Hot answers tagged

47

I have accepted Alastair Maw's answer, as it was his suggestion and links that led me to a workable solution, but I am posting here some details of exactly what I did, for anyone else who may be trying to achieve something similar. As a reminder, in its simplest form my application comprises three assemblies: The main application assembly that will ...


34

I encounter code access security quite often in the "real world", often when I least expect it. And in a way, SilverLight would be an excellent real-world application of it, were it not that SilverLight chose not to employ CAS at all in the end. Hosting providers The places where you see it in action is where a secured environment is needed: ASP.NET itself ...


19

You can use nodewebkit command called nwsnapshot to compile the javascript code into binary which will be loaded into the app without specifying any js file nwsnapshot --extra-code application.js application.bin in your package.json add this: snapshot: 'application.bin'


17

Sigh, the patterns and practices employed by the Microsoft Patterns And Practices team that's responsible for the Enterprise libraries are pretty deplorable. Well, the exception is accurate, you cannot call a method that's decorated as "I'll definitely check security" from code that's decorated with "Meh, I won't check security so don't bother burning the ...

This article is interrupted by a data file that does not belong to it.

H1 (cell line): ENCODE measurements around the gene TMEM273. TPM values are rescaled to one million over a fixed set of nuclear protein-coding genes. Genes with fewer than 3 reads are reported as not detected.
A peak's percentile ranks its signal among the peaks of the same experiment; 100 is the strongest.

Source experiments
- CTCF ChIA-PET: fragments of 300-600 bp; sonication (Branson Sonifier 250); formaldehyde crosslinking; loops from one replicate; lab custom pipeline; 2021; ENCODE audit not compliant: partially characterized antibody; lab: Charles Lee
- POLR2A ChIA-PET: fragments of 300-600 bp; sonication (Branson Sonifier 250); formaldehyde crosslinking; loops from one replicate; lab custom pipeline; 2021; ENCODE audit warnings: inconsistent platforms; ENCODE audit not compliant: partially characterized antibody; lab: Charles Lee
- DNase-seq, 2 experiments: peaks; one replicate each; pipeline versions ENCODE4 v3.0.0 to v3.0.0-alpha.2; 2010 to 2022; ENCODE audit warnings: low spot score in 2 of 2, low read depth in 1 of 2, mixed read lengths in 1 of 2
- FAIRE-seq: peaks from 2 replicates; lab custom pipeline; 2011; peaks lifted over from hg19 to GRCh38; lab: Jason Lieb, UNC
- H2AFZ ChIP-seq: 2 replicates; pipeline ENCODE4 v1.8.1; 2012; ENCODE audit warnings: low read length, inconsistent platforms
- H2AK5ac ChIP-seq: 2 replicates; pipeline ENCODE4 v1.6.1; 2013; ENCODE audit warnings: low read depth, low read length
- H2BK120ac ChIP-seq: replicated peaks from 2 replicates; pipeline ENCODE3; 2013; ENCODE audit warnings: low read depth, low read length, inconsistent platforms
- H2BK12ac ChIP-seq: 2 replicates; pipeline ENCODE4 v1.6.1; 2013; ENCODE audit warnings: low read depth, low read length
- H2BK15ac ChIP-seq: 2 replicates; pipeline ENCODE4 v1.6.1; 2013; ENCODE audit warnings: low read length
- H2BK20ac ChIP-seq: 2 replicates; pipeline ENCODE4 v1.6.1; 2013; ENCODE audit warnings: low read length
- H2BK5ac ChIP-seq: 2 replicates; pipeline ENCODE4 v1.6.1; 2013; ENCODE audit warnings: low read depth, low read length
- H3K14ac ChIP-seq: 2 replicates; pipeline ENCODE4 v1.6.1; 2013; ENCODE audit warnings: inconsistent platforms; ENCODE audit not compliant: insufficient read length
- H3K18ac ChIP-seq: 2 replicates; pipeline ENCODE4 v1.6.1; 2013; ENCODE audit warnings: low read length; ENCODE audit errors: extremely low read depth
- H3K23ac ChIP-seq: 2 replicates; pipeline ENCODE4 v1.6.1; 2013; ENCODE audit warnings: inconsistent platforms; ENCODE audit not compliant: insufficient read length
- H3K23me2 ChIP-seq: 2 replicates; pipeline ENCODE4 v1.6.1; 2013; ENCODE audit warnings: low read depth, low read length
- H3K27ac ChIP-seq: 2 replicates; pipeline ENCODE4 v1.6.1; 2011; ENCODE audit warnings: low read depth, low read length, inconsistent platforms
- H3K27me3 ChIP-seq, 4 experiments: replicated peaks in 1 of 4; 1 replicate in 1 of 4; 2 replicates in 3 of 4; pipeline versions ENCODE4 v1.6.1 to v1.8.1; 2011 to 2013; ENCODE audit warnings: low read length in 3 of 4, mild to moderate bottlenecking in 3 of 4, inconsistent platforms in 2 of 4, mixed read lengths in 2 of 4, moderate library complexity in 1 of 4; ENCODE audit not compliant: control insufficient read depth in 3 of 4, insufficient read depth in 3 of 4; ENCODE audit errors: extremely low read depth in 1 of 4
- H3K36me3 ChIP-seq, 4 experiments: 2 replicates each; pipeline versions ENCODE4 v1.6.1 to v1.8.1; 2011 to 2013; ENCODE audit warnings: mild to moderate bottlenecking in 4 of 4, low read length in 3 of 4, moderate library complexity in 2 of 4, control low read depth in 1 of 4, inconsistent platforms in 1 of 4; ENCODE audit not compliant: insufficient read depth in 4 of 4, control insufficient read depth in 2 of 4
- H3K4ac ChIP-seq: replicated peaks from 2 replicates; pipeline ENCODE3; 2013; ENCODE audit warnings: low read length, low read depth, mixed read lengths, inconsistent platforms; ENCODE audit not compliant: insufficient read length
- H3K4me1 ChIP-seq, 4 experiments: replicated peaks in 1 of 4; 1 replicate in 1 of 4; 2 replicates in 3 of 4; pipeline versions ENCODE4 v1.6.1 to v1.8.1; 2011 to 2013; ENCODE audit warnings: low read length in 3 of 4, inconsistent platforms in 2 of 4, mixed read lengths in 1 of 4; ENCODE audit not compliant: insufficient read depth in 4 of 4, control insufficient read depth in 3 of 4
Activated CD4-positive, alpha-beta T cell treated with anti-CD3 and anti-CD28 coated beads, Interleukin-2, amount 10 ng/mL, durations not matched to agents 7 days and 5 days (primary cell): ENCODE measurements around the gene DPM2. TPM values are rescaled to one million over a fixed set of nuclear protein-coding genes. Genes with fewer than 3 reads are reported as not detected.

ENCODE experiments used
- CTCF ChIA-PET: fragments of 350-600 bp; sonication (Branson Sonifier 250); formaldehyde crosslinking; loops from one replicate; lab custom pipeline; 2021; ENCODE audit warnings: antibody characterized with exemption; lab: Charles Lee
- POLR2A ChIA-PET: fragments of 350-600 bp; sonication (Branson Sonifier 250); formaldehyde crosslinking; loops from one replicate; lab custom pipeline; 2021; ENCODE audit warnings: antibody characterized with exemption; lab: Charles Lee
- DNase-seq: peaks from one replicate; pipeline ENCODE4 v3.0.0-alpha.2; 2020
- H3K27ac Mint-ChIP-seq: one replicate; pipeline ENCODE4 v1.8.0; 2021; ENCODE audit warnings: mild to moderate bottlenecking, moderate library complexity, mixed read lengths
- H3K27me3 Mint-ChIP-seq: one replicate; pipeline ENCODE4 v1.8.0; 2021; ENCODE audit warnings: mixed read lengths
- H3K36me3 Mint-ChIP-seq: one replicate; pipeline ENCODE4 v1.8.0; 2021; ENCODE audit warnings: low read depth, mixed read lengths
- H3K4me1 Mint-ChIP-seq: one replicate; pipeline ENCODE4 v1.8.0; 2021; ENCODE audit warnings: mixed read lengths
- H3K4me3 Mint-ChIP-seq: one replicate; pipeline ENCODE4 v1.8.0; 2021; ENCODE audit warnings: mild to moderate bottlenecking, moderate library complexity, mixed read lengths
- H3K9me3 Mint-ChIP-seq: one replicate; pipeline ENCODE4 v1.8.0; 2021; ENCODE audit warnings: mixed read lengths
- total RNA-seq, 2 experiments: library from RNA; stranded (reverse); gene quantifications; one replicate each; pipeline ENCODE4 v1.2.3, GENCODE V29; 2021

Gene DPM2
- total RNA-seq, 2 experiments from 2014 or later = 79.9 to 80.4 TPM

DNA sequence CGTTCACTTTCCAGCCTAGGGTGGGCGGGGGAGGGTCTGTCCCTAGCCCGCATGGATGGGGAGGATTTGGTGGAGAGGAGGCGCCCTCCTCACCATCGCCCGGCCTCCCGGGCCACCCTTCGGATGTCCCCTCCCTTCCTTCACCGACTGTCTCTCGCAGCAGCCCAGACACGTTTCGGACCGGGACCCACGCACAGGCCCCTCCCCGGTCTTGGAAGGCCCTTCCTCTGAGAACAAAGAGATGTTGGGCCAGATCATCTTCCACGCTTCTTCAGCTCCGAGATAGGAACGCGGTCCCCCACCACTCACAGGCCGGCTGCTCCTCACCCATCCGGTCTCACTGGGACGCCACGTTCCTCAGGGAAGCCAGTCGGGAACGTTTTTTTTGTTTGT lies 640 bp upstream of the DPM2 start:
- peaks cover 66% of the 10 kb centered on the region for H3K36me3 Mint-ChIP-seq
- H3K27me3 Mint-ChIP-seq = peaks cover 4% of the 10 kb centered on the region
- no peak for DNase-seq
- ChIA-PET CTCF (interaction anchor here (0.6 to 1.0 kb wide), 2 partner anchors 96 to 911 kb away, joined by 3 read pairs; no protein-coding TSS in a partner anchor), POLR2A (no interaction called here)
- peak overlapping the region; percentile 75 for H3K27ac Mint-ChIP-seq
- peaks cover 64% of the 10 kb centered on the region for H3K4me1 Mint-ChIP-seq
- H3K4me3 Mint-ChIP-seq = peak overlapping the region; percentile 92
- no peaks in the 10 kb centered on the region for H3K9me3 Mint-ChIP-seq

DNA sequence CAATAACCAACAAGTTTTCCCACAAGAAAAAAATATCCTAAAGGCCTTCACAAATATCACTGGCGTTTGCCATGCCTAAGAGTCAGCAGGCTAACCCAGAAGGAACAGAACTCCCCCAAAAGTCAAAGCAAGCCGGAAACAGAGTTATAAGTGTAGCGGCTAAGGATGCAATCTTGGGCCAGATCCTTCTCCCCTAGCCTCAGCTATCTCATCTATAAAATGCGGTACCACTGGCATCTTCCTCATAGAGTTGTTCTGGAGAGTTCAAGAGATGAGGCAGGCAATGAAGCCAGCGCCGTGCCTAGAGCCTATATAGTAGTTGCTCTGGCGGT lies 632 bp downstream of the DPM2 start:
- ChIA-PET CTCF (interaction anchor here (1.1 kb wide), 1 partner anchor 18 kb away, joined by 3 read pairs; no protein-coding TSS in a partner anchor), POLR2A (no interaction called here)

14

Well turns out the issue is because the file was possibly downloaded from the internet. To fix Right Click -> Properties -> Unblock


12

Expose Children as ReadOnlyCollection: public IList<Person> Children { get { return new ReadOnlyCollection<Person>(_children); } }


12

1 - Reflection (as a concept) is indeed orthogonal to safety/security. There was a big emphasis in the design of java to make it a safe platform, with static typing, security manager, disciplined usage of class loader, and no way to screw pointers/memory. You can read the interview of James Gosling in Masterming of programming, which is interesting about ...


11

Your method calls Foo that calls into a Process.Start which is protected by a link demand for Full Trust. In order to avoid the problem that FxCop is warning you about, you should add a link demand or full demand for the same permissions to your method. You can fix it by adding to your method [PermissionSetAttribute(SecurityAction.LinkDemand, Name="...


11

Did you read the full compiler warning or visit the link it includes? The "naked" CLR no longer restricts CAS permissions under .NET 4.0 unless you flip a "legacy mode" switch, so there is no replacement for your RequestMinimum use. The assembly-level SecurityPermissionAttribute should be removed, not modified. For a more complete explanation of the 4.0 ...


10

Technically, it's very useful as it allows a very fine grained permission specification. This is both good for you (as theoretically it makes exploiting security vulnerabilities a lot harder - even if an attacker gains full control over your app, he is still locked in the CAS Sandbox) and for your customer (as they can see exactly what your application can ...